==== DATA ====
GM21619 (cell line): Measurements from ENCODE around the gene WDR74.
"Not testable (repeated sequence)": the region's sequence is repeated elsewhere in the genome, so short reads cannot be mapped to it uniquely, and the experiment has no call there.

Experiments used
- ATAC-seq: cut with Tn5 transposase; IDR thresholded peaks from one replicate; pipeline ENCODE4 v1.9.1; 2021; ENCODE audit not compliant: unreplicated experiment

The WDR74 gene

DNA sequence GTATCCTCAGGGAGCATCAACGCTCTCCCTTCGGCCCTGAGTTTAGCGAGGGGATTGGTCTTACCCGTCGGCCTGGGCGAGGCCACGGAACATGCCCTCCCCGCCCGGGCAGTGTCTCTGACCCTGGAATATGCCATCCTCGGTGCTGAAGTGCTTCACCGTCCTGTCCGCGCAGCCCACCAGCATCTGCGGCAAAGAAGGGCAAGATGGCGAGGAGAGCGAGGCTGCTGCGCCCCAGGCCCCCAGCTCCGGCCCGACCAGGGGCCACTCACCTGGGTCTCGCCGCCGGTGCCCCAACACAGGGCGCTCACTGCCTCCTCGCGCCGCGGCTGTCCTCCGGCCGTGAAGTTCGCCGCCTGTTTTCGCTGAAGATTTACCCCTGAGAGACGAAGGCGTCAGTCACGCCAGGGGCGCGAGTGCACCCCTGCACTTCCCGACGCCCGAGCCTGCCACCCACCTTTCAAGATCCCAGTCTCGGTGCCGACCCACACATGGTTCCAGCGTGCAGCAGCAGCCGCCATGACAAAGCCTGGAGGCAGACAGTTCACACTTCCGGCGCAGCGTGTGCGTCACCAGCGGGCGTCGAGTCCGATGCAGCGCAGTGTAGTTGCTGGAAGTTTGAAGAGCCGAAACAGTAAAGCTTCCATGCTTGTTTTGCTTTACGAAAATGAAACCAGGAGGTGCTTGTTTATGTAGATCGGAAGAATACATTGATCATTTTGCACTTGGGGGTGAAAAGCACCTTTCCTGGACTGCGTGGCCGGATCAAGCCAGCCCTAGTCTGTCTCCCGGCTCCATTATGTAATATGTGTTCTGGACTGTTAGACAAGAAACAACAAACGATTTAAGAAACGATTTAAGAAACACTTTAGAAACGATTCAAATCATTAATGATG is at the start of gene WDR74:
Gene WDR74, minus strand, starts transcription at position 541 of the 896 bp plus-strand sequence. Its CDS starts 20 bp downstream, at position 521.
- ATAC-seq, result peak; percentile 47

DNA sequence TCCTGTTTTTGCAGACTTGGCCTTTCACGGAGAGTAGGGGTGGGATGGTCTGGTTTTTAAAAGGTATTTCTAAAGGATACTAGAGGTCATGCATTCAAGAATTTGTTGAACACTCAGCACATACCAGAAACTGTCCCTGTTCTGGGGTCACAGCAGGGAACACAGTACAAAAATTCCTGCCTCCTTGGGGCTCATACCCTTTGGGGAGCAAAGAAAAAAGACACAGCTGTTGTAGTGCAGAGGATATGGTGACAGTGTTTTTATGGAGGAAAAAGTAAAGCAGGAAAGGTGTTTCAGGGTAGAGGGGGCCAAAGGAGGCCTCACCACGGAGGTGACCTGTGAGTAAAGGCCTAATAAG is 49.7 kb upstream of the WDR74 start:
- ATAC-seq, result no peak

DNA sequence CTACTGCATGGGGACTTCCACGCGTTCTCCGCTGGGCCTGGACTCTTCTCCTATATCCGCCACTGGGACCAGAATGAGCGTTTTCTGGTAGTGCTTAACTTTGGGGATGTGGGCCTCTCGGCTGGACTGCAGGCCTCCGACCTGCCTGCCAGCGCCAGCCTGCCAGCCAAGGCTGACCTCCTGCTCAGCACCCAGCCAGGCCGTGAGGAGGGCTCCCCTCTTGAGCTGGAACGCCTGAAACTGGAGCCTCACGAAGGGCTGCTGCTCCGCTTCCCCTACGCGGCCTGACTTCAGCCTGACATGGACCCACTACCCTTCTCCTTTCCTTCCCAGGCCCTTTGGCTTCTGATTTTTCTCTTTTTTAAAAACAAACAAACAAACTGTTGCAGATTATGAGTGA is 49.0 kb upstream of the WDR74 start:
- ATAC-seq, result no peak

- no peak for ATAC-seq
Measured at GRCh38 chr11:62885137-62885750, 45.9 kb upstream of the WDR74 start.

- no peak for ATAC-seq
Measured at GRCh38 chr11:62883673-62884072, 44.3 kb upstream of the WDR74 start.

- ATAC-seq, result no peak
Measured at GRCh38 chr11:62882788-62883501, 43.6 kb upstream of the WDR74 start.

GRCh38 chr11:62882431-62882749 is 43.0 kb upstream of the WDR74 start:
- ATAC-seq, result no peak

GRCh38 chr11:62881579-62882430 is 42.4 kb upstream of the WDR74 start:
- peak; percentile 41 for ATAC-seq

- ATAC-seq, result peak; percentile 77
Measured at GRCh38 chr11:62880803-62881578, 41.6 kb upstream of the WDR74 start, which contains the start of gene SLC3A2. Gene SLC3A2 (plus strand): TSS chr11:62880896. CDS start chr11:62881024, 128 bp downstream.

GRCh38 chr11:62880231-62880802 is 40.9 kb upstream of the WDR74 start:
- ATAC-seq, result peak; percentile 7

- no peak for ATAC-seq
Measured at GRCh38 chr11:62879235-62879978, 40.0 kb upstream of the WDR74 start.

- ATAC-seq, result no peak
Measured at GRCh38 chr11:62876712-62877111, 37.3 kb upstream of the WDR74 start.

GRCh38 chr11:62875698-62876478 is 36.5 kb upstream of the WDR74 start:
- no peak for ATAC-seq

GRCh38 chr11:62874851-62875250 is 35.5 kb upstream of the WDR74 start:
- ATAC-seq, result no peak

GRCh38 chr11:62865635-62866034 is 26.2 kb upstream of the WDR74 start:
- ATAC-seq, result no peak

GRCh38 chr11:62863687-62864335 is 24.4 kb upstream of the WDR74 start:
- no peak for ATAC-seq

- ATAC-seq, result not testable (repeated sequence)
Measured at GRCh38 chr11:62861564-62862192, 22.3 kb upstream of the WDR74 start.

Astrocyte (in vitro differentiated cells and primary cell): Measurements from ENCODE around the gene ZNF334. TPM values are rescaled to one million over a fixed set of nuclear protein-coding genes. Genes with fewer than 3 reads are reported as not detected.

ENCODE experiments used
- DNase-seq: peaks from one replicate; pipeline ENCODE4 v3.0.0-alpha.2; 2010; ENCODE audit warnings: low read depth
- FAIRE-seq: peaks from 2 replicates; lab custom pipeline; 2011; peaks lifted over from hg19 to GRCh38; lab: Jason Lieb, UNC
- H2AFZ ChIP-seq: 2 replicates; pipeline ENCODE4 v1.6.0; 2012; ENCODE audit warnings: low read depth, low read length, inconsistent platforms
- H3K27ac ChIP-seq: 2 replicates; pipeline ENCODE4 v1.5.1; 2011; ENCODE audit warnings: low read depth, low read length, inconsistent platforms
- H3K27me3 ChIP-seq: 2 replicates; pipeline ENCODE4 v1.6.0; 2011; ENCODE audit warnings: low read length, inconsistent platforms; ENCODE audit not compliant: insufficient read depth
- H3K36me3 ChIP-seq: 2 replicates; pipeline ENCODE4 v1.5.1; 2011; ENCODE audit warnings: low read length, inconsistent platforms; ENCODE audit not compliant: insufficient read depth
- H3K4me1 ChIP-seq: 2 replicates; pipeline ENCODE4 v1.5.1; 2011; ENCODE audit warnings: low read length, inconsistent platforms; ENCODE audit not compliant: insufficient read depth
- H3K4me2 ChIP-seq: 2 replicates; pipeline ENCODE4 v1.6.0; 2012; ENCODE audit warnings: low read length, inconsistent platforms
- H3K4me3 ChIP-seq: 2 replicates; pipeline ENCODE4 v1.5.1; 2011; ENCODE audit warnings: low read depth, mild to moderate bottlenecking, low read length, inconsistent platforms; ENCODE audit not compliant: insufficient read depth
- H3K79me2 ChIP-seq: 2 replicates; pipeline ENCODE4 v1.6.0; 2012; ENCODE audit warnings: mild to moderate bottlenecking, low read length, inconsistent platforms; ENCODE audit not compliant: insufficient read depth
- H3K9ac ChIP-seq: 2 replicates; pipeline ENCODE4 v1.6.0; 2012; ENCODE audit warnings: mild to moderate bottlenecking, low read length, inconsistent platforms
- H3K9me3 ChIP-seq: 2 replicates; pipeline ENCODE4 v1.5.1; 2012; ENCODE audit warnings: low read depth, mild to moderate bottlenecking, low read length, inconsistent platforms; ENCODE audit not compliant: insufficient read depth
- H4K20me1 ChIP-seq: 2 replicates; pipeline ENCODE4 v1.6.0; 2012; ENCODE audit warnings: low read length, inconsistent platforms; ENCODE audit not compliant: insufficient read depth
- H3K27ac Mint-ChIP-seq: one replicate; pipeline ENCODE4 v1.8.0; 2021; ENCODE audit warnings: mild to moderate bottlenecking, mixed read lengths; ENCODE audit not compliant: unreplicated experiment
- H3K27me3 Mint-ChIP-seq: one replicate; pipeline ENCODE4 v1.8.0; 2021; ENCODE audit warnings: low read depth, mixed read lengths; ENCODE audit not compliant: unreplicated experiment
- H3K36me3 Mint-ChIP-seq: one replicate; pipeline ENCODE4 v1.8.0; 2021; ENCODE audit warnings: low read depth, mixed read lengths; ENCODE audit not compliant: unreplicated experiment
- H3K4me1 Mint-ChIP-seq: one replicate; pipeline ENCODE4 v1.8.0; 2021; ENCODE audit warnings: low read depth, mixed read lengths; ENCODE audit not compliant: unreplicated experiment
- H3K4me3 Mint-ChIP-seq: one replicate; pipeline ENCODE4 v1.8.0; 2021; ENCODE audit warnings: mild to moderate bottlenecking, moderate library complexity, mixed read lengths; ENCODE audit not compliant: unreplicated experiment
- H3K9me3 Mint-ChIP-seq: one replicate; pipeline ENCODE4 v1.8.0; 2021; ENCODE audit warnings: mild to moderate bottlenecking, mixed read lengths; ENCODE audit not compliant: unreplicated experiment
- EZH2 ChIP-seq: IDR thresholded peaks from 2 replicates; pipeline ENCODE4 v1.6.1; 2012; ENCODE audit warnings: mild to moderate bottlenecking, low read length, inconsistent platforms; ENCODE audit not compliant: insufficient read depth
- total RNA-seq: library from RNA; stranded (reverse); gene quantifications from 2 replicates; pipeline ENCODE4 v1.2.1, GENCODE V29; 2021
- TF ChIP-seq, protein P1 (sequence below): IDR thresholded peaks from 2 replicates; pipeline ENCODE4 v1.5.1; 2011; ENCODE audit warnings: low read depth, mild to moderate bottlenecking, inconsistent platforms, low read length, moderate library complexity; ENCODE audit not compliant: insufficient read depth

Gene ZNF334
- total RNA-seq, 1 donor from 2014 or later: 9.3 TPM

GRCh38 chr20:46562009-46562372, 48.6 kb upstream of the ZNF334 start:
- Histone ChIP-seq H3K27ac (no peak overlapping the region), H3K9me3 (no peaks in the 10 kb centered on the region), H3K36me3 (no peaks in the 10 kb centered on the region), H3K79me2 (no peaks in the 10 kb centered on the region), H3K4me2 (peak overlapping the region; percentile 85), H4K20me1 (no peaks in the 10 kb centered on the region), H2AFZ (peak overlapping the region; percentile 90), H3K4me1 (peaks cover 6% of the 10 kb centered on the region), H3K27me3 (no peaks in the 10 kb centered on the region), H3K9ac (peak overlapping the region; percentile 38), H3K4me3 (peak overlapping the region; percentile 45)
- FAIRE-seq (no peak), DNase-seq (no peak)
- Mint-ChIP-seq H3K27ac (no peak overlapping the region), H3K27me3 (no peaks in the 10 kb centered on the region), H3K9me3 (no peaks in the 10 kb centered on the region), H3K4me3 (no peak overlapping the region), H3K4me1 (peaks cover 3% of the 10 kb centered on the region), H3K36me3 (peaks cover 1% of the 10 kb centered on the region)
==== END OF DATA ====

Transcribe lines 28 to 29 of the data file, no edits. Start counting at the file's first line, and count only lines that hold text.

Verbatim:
Measured at GRCh38 chr11:62879235-62879978, 40.0 kb upstream of the WDR74 start.

- ATAC-seq, result no peak